Dream job causes sleepless nights

March 24, 2006

Name : Philip Plowden

Age : 45

Job : Associate dean, clinical legal education, Northumbria University Law School.

Salary : Associate-dean level.

Background : I did an English degree but now I'm qualified as a solicitor and a practising barrister. I am responsible for developing Northumbria's clinical law programmes. We run a law centre where students take on cases for the public as part of their law degree. Last year we took on more than 600 cases in all sorts of areas, from human rights and crime to small claims. We have just won in the Court of Appeal on an important employment case about modern apprenticeships.

Working hours : Non-stop. Teaching is hugely satisfying: the students learn so much, and are so committed to helping their clients. They complain when we close at the end of the day.

Number of students you teach/staff you work with : About 130 students, and I work with about 15 staff.

Biggest challenge this year : Making time to reflect. It's easy to get so involved with the students and their cases that you forget to stop and think.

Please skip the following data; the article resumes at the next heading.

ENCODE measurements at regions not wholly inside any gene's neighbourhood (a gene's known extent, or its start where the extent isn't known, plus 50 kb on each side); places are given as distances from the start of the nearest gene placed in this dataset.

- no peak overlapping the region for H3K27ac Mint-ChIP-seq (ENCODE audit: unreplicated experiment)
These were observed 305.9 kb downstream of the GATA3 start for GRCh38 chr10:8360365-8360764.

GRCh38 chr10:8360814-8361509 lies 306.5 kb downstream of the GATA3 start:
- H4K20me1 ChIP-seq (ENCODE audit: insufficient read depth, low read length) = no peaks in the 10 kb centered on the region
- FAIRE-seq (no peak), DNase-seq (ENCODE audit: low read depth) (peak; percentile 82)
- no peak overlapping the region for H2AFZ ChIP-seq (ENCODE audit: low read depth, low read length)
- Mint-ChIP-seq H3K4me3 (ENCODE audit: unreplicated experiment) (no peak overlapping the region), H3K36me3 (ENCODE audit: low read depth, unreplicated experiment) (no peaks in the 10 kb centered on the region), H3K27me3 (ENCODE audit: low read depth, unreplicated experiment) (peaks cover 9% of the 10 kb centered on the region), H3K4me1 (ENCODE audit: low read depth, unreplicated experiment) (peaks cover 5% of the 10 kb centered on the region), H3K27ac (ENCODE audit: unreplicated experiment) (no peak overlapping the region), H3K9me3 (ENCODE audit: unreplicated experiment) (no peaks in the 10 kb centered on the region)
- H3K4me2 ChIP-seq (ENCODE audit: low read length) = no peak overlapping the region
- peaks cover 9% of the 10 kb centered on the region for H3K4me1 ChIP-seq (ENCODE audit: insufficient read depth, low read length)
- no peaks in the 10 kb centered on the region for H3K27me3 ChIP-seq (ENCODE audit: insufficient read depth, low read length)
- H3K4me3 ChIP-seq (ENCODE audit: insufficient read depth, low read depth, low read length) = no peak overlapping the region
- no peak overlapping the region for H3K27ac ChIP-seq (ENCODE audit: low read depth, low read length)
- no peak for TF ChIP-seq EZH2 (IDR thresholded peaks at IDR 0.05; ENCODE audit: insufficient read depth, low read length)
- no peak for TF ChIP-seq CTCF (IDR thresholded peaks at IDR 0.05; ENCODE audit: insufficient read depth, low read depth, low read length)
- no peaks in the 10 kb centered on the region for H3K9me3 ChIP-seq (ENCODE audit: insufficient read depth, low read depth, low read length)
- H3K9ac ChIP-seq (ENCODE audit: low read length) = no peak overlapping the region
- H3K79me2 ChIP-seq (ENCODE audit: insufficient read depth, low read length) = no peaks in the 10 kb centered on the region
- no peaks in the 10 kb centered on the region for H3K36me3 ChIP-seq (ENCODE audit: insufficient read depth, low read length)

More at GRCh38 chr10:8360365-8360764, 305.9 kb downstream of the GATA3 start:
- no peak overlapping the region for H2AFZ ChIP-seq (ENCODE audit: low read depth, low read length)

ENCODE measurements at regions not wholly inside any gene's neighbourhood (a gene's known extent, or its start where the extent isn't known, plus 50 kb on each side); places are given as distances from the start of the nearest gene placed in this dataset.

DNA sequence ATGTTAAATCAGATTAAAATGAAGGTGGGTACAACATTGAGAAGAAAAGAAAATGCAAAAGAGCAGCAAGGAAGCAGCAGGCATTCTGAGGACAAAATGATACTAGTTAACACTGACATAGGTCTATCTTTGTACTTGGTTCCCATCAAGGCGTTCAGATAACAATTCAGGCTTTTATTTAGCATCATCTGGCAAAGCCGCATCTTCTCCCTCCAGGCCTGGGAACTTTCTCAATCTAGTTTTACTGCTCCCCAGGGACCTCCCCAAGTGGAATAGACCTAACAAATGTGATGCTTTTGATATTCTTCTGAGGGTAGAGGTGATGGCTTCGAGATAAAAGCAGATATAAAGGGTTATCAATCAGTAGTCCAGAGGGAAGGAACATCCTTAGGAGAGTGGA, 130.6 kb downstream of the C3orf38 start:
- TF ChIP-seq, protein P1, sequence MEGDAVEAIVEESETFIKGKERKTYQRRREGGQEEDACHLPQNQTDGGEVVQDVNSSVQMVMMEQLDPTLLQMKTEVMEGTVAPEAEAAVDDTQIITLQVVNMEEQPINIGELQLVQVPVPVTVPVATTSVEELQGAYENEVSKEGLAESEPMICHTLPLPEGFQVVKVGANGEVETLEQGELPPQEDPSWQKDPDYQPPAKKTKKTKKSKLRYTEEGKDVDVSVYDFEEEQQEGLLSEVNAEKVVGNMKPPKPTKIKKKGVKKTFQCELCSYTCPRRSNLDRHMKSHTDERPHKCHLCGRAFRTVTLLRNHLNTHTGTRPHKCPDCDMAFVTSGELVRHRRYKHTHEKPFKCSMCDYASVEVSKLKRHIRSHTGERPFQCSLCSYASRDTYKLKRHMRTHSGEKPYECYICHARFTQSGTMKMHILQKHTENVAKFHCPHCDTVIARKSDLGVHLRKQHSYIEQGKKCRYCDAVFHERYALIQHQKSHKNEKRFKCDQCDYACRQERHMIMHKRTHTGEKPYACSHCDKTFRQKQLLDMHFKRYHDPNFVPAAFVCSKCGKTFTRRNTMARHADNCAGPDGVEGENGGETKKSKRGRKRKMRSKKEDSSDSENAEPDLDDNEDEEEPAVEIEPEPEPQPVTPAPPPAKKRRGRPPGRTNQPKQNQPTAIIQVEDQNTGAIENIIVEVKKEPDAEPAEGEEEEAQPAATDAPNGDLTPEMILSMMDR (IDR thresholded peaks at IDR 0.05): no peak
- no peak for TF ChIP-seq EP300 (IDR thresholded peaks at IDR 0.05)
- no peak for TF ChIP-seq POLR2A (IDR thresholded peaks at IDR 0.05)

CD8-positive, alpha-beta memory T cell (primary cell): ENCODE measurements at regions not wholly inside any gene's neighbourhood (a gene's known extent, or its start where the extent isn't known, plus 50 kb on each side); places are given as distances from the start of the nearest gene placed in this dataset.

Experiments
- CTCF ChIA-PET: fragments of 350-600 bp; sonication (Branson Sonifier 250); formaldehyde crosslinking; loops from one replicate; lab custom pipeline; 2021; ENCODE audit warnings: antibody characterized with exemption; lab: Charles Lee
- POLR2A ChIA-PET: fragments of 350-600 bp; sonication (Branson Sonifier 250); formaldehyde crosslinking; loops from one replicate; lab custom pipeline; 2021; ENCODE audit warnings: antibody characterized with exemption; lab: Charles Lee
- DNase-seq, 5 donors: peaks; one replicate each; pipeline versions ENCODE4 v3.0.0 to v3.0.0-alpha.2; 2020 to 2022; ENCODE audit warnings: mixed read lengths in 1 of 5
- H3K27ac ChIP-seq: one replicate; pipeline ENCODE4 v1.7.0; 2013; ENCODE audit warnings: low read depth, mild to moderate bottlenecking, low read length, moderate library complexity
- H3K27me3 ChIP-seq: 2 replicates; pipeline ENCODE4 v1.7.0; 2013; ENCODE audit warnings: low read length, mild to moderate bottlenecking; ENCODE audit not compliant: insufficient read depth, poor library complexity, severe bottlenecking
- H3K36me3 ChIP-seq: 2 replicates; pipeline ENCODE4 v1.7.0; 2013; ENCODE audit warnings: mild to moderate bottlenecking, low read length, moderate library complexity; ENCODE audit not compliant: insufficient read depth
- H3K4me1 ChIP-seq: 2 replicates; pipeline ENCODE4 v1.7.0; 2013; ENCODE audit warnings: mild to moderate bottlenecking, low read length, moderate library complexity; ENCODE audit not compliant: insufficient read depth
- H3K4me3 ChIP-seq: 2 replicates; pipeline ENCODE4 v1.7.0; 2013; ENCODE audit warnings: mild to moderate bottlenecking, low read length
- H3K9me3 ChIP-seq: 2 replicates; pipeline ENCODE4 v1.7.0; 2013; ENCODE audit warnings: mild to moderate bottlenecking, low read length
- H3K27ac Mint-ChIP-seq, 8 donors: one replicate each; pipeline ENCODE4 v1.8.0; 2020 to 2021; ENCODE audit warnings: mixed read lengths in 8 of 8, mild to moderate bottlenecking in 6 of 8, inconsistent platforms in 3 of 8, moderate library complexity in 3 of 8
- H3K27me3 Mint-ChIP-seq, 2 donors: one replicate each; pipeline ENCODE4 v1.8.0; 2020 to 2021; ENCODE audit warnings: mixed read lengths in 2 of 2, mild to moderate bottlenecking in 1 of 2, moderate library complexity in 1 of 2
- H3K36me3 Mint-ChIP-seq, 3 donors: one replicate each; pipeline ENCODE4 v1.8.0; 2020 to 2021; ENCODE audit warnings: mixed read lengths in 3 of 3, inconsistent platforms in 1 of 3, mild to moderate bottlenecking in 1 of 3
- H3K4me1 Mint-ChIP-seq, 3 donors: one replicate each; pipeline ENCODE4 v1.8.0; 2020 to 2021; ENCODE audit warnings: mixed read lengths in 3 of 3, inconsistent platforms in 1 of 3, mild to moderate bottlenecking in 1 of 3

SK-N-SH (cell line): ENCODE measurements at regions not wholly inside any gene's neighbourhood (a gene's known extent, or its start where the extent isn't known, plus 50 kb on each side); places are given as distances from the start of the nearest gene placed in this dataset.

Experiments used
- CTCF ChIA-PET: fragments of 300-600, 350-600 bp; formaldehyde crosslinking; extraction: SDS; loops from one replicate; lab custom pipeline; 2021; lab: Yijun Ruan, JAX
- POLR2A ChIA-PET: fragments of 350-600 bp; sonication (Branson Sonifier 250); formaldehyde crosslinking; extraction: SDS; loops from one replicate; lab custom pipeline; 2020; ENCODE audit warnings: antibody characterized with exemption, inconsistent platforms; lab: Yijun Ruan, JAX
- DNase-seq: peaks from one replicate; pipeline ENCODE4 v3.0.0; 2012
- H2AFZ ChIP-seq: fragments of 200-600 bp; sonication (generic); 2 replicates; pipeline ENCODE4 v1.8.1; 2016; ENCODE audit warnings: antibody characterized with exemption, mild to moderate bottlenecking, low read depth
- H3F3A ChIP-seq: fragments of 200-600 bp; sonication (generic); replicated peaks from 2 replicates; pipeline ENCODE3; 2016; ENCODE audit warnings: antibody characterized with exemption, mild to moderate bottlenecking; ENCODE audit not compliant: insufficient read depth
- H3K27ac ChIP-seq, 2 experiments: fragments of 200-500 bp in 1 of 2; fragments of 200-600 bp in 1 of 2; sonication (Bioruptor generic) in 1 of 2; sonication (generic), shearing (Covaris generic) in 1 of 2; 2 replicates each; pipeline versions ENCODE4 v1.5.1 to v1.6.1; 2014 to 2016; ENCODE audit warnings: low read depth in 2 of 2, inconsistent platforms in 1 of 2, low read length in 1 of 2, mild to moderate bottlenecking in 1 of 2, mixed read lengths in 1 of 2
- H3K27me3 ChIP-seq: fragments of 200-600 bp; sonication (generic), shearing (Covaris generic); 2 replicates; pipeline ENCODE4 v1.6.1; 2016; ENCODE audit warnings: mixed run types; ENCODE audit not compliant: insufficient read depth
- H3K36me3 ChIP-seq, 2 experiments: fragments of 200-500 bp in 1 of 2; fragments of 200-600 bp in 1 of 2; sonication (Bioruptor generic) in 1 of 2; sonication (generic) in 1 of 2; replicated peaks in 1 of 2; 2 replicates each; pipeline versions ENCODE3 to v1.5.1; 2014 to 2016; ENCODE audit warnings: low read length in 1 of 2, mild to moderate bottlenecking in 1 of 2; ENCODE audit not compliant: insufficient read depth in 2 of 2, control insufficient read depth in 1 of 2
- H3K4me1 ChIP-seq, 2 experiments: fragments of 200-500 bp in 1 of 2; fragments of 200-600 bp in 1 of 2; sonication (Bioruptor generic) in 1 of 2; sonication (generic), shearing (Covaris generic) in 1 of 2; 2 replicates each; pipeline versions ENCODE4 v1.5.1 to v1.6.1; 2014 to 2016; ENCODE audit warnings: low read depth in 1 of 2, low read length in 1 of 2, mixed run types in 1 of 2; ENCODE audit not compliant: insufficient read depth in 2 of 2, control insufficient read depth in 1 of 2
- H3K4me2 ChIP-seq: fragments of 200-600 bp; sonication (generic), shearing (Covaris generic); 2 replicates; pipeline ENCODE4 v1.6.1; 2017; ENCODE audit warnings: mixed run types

How you solved it : A National Teaching Fellowship has given me funding to work with colleagues to look at how we assess student performance in clinical contexts.

Worst moment in university life : Waking up in the night with a hollow feeling in your stomach and wondering whether the students have sent those vital documents to the court!

What is your working space like? The university is building a huge new law school with dedicated law clinic premises.

What university facilities do you use? The online facilities. I can't imagine how I coped without them.

Do you socialise with people at the university? Yes, particularly since my partner also lectures at Northumbria.

Who are the most difficult people you deal with professionally and how do you cope with them? Probably the Prisoner Location Service. They are supposed to tell you which prison your client has been moved to, but now they quote the Data Protection Act and tell you that they can't tell you. I scream loudly, but normally after I've put down the phone.

Do you interact much with other parts of the university? Luckily we have a Centre for Excellence in Teaching and Learning looking at assessment and a group that brings together all of us working in different types of work-based learning.

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